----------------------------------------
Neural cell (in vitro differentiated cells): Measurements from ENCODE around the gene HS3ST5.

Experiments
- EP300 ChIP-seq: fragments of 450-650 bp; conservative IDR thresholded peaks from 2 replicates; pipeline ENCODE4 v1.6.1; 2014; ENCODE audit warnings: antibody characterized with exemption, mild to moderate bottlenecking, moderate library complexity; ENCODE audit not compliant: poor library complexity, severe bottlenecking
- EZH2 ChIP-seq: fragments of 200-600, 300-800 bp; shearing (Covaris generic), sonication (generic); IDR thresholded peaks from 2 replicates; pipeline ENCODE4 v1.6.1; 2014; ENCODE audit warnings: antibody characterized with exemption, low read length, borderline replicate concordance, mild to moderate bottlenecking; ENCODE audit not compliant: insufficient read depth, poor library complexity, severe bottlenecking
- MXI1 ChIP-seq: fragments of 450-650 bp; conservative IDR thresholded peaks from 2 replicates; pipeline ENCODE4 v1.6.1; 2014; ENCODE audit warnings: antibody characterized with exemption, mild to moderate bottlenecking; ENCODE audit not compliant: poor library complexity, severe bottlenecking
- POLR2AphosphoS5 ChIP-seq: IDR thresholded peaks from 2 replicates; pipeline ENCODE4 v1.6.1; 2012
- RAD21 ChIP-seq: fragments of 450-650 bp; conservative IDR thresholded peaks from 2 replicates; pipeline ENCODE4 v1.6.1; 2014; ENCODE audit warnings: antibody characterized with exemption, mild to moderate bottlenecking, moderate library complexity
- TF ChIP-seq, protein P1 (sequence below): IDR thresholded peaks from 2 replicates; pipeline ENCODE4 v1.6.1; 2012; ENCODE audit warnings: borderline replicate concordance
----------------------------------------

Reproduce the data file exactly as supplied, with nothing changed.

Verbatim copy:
Neural cell (in vitro differentiated cells): Measurements from ENCODE around the gene HS3ST5.

Experiments
- EP300 ChIP-seq: fragments of 450-650 bp; conservative IDR thresholded peaks from 2 replicates; pipeline ENCODE4 v1.6.1; 2014; ENCODE audit warnings: antibody characterized with exemption, mild to moderate bottlenecking, moderate library complexity; ENCODE audit not compliant: poor library complexity, severe bottlenecking
- EZH2 ChIP-seq: fragments of 200-600, 300-800 bp; shearing (Covaris generic), sonication (generic); IDR thresholded peaks from 2 replicates; pipeline ENCODE4 v1.6.1; 2014; ENCODE audit warnings: antibody characterized with exemption, low read length, borderline replicate concordance, mild to moderate bottlenecking; ENCODE audit not compliant: insufficient read depth, poor library complexity, severe bottlenecking
- MXI1 ChIP-seq: fragments of 450-650 bp; conservative IDR thresholded peaks from 2 replicates; pipeline ENCODE4 v1.6.1; 2014; ENCODE audit warnings: antibody characterized with exemption, mild to moderate bottlenecking; ENCODE audit not compliant: poor library complexity, severe bottlenecking
- POLR2AphosphoS5 ChIP-seq: IDR thresholded peaks from 2 replicates; pipeline ENCODE4 v1.6.1; 2012
- RAD21 ChIP-seq: fragments of 450-650 bp; conservative IDR thresholded peaks from 2 replicates; pipeline ENCODE4 v1.6.1; 2014; ENCODE audit warnings: antibody characterized with exemption, mild to moderate bottlenecking, moderate library complexity
- TF ChIP-seq, protein P1 (sequence below): IDR thresholded peaks from 2 replicates; pipeline ENCODE4 v1.6.1; 2012; ENCODE audit warnings: borderline replicate concordance